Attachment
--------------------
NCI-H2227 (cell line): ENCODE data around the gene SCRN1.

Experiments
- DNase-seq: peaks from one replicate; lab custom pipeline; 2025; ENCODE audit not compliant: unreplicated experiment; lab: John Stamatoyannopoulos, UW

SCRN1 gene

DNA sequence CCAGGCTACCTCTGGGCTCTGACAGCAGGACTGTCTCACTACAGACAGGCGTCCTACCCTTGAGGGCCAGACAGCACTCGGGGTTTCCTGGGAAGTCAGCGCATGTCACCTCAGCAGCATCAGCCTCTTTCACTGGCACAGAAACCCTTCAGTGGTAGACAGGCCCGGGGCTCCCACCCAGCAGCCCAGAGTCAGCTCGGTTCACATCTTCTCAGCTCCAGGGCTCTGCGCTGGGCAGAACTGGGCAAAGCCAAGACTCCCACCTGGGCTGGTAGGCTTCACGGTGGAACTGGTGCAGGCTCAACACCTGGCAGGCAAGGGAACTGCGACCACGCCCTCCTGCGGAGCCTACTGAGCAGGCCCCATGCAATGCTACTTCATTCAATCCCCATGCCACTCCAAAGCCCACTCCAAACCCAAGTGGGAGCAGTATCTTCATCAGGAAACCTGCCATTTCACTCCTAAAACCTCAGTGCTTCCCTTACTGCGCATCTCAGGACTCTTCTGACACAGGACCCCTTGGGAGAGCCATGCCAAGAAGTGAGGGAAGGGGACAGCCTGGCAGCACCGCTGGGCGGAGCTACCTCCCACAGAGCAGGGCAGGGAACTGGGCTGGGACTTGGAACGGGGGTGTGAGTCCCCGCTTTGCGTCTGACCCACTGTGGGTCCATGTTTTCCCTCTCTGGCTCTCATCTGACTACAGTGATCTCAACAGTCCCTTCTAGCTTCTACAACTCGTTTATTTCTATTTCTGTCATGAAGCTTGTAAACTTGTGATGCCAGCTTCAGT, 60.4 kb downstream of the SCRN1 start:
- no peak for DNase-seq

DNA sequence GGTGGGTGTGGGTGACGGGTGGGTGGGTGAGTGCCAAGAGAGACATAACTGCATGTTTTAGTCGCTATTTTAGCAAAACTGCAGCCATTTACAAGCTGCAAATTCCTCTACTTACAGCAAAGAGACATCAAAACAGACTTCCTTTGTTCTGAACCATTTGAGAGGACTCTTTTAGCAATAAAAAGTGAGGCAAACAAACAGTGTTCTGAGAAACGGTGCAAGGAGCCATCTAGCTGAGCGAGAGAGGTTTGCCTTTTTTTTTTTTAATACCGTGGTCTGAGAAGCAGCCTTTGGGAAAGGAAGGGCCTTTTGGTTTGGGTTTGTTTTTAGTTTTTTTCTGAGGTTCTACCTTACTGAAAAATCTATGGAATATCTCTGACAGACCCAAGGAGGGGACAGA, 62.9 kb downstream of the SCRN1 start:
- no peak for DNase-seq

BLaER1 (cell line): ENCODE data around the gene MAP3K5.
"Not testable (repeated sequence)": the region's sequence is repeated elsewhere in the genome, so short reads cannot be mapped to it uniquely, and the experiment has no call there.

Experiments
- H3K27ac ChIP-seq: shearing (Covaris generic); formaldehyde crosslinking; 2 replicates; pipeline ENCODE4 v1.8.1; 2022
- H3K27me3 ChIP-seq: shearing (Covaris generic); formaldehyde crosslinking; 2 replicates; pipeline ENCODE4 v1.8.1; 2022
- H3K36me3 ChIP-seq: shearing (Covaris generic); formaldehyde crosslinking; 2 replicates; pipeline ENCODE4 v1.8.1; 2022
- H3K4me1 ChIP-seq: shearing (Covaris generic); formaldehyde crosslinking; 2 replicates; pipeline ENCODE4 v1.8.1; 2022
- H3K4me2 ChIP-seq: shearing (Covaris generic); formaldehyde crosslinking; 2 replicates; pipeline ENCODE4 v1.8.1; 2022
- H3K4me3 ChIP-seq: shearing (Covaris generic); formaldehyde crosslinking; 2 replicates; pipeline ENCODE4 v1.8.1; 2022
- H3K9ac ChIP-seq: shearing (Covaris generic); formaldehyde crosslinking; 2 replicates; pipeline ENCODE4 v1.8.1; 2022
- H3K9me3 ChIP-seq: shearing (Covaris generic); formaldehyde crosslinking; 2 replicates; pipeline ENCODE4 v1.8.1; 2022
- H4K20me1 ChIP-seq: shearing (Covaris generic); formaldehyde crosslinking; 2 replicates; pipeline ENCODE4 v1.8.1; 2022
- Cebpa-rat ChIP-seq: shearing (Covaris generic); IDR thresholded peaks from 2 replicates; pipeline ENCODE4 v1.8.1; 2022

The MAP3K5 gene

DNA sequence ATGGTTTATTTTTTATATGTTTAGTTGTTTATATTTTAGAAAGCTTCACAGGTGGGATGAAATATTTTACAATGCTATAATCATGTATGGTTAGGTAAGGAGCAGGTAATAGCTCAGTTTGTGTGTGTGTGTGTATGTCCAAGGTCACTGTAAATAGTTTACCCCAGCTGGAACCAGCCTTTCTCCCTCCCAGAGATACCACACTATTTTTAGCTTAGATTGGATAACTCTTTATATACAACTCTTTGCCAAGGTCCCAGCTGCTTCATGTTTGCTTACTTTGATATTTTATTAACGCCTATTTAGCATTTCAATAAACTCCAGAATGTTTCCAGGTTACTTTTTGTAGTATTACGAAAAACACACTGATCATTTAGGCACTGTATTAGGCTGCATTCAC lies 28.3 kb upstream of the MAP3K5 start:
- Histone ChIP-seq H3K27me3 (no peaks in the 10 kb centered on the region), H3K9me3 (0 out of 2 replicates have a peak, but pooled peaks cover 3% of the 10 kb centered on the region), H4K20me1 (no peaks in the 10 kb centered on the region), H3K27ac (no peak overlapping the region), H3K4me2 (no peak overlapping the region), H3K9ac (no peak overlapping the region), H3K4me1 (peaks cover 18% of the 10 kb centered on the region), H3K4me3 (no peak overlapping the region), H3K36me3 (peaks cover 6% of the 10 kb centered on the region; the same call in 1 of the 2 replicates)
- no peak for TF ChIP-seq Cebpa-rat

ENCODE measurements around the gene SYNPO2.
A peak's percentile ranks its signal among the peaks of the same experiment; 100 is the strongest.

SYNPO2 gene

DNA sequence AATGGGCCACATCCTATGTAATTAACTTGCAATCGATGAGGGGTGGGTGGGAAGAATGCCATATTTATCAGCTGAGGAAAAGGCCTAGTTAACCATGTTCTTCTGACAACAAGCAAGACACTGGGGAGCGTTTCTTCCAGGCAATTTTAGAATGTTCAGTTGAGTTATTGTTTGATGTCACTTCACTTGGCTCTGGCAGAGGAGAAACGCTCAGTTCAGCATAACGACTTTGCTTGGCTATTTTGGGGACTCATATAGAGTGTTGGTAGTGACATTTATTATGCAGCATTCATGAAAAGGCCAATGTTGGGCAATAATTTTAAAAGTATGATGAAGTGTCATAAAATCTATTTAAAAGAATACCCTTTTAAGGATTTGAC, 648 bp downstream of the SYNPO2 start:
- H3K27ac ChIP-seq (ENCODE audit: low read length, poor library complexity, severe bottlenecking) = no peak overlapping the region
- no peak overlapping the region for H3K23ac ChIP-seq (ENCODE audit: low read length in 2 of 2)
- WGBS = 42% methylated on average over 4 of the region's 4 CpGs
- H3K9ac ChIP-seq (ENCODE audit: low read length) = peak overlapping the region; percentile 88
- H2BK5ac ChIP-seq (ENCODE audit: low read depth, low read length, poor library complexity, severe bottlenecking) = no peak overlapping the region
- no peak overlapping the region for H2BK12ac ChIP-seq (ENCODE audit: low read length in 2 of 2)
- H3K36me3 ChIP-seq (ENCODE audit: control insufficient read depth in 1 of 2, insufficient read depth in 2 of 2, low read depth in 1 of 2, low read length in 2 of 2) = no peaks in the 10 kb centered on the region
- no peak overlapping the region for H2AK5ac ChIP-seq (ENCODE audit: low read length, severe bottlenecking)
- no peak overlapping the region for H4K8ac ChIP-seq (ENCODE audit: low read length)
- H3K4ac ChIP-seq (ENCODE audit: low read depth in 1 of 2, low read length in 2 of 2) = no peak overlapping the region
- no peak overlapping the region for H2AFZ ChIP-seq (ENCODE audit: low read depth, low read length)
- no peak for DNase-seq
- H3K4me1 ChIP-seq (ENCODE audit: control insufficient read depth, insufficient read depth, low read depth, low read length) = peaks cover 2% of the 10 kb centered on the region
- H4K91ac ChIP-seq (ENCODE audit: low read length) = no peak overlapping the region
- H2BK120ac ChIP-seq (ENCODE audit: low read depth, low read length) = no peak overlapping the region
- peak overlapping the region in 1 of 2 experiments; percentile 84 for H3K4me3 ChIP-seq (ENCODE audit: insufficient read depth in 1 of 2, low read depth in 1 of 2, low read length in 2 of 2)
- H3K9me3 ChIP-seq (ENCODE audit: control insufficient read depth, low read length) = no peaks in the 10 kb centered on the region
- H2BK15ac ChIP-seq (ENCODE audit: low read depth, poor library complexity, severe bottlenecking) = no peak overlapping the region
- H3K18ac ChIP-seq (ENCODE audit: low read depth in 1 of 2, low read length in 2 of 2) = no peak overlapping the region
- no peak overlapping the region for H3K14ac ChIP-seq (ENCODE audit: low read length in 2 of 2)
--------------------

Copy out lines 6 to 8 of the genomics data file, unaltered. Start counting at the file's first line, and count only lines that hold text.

- no peak for DNase-seq

DNA sequence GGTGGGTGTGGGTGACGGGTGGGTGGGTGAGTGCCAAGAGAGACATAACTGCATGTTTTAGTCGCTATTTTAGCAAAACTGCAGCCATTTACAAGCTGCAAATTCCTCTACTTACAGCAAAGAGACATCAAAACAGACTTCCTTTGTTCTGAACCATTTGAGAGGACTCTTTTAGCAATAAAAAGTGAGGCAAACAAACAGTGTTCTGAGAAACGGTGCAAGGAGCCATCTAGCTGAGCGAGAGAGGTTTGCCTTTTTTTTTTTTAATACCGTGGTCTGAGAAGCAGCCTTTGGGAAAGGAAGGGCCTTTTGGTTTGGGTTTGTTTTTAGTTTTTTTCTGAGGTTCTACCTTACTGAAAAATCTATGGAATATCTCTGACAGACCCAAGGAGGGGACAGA, 62.9 kb downstream of the SCRN1 start:
- no peak for DNase-seq